Schellville draws big crowds, Jimmie Allen in town and more
News in brief from around southern Delaware
Did someone say free entertainment?
Sussex Countians apparently like the sound of “free.” Schellville, the Christmas village/extravaganza put on behind Tanger Outlets in Rehoboth Beach has become something of a phenomenon. Schellville is basically a Christmas village gone wild put on by the Schell Brothers, a major developer in the area, and they don't charge admission.
The organization’s Facebook page announced Nov. 28 that 10,000 people had come the night before. Although I have no way to confirm that number it seems likely there was a substantial crowd. Schellville reported long lines and said it is now accepting reservations for time blocks, and will also let seniors and families with young children tour the village portion early starting at 2 p.m.
“If you do not have a reservation, we cannot guarantee you access to the event … be prepared to wait in lines,” the post said.
The concept, which has morphed in recent years into what what Schell Brothers is calling an “enchanted winter celebration,” runs from Nov. 20 to Dec. 31 (5 p.m. to 9 p.m. Thursdays through Sundays). It includes a snow zone for snowball fights, a maze with elf houses and Christmas trees and the like, a Santa in residence, a village of 18 miniature houses, trains and a roller rink.
Much of it is free except for options like skate rentals if you don’t bring your own and of course, food vendors and shopping options. There’s also a beer garden for adults who are feeling a little overdosed on Christmas magic and need a break.
Another local show in high demand: Jimmie Allen
Tickets didn’t last long at all for a benefit concert by country artist Jimmie Allen, who hails from Milton. Allen, who was recently named new artist of the year by the Country Music Association, is coming off a national tour and now will play a smaller stage, the Rusty Rudder restaurant in Dewey Beach on Dec. 17 and 18. Tickets were only $30 for Allen’s performances, with proceeds benefiting Mariner Middle School in his hometown. The Rusty Rudder announced the shows Nov. 23 and offered the tickets for sale starting at 10 a.m. on Nov. 26. Commenters on the restaurant’s Facebook page reported tickets running out in a matter of minutes.
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All the scrapple you could want
Scrapple fans who want to buy in bulk (stocking stuffers, anyone?) can conveniently load up at the Harrington Fire Company’s drive-through sale on Saturday, Dec. 18 from 11 a.m. to 2 p.m. at the fire station on 20 Clark Street. Scrapple is generally sold in 1 or 2 pound packages in-store, but customers will be able to get a 5 pound loaf of Kirby and Holloway scrapple for $18. Kirby and Holloway sausage patties, ham and bacon will also be available. Find details on the fire company’s Facebook page.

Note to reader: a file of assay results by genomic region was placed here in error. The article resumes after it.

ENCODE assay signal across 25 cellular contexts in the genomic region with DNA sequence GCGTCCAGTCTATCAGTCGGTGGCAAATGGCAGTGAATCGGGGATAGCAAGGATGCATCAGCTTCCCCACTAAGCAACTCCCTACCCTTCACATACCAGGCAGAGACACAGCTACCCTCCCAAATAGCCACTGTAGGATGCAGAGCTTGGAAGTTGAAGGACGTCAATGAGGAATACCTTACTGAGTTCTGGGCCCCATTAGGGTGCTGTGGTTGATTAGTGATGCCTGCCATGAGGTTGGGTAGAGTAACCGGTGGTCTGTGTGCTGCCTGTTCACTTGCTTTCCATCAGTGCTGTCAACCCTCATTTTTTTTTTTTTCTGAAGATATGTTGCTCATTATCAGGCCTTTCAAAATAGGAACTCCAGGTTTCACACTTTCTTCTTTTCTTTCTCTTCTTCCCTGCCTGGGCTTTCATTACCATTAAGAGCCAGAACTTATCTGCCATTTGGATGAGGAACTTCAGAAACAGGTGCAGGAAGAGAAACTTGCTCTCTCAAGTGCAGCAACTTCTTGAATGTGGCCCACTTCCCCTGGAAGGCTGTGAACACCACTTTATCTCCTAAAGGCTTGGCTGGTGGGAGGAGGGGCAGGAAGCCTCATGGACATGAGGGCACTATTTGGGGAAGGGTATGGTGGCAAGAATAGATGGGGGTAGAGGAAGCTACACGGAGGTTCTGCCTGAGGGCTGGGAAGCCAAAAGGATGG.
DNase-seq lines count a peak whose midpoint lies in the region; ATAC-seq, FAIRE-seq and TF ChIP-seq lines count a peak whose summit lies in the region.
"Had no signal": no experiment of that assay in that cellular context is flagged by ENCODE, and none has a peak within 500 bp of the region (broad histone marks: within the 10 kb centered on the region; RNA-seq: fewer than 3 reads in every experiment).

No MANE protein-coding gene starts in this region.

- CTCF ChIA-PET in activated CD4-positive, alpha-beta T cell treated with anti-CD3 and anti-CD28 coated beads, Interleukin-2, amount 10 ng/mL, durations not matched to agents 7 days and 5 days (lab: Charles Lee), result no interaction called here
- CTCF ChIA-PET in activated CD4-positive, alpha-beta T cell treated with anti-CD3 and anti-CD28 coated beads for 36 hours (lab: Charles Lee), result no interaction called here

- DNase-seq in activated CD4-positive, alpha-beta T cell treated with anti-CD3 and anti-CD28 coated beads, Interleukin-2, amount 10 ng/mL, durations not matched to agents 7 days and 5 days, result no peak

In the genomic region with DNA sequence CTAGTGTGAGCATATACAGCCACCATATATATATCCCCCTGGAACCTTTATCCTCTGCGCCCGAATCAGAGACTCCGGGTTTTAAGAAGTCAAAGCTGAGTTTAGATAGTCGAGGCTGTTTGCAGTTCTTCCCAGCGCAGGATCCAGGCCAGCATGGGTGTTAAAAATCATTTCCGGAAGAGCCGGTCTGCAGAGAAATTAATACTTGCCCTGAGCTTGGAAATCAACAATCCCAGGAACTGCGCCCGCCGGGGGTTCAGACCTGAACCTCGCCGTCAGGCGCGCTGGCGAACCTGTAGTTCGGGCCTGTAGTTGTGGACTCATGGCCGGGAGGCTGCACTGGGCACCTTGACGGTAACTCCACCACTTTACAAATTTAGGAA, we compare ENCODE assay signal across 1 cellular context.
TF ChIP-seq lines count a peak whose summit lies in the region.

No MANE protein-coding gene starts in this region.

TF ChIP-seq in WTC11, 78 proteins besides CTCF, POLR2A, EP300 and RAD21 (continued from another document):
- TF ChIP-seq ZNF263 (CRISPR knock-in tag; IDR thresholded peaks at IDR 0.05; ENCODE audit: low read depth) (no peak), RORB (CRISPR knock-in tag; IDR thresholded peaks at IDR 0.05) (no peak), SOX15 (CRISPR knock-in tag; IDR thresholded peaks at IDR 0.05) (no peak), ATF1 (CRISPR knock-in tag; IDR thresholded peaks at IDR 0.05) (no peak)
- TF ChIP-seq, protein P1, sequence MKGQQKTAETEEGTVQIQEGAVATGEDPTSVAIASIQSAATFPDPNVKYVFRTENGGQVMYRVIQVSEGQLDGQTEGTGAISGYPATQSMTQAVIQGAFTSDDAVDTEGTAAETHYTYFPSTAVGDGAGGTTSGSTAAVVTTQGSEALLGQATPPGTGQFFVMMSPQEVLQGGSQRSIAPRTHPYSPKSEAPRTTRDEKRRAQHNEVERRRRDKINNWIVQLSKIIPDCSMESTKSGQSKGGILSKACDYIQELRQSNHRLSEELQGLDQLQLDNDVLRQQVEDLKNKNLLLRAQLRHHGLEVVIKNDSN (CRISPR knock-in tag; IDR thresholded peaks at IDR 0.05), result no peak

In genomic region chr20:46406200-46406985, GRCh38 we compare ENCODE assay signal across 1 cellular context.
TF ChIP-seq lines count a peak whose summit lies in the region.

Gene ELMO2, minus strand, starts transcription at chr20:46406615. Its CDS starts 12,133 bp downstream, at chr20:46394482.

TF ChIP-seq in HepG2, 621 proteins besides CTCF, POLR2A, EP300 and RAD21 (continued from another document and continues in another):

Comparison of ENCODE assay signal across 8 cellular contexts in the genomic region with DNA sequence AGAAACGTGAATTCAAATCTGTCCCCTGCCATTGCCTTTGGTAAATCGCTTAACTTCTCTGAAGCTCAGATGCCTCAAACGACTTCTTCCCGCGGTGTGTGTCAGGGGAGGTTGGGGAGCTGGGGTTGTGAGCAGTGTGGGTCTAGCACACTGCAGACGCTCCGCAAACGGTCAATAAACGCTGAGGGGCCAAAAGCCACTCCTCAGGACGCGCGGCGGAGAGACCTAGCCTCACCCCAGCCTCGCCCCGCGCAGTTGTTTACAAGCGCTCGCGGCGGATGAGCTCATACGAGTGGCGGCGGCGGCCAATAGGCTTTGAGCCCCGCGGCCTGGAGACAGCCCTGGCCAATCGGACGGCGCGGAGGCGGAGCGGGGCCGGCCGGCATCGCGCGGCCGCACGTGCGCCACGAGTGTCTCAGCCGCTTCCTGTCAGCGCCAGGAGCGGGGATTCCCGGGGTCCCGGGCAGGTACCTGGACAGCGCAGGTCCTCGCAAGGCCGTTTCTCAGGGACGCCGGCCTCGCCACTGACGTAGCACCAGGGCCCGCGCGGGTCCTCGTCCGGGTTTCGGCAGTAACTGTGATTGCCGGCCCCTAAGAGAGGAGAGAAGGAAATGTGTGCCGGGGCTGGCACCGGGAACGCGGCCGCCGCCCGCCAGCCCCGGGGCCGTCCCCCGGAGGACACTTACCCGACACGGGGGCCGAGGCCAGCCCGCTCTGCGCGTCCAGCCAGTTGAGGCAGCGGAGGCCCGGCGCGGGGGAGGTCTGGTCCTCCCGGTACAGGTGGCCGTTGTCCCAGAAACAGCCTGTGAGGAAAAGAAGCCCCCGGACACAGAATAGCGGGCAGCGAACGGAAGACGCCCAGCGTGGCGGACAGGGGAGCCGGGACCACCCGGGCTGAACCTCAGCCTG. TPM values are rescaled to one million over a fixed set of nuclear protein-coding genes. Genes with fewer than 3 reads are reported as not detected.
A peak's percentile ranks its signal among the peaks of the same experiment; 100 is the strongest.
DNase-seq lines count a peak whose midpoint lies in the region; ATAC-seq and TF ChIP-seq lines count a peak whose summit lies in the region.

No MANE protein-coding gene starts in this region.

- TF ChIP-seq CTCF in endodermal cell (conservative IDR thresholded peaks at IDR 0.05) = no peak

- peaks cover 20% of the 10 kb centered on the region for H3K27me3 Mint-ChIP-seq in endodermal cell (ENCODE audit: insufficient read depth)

Local high school football playoff matchups
Delaware high school football playoff semifinals are this week, with the winners moving on to the multiple championships in the state's new three-division setup.
In the 1A bracket, Laurel will play Indian River. Both teams are on a roll. Laurel beat Odessa last week 49-0, and Indian River dominated St. Andrew’s 36-0. The game is Friday at 7 in Laurel.
In 2A, Wilmington Friends will come to Woodbridge Friday night at 7. Woodbridge blew out Tower Hill 31-0 last week to remain undefeated on the season, while Wilmington Friends squeaked by Delmar 21-20 in overtime.
Ticket sales are online only and available on GoFan.
Those who can’t make it to the games can watch a livestream via the NFHS Network. A month’s subscription is $10.99.
Find a meal, or help provide one
To-go dinners are available at the Cross building in Seaford every night through March 15 from 6-7 p.m. for people "experiencing homelessness or hunger." The Cross is part of Love INC, a Christian organization that works with area churches to help people in need. The Cross needs volunteers each night to help out with cooking and serving meals (sign up here). The building is at 703 East King Street, Seaford.
Santa’s southern Delaware itinerary is starting to look a little exhausting, frankly, and even raises some feasibility questions related to physics and the space time continuum. But here are a few planned appearances in the area:
Santa will do a meet and greet at the Harrington Public Library on Thursday, Dec. 9 from 5-6:30 p.m. He’ll take gift requests and pose for photos. The event is free for children 17 and under.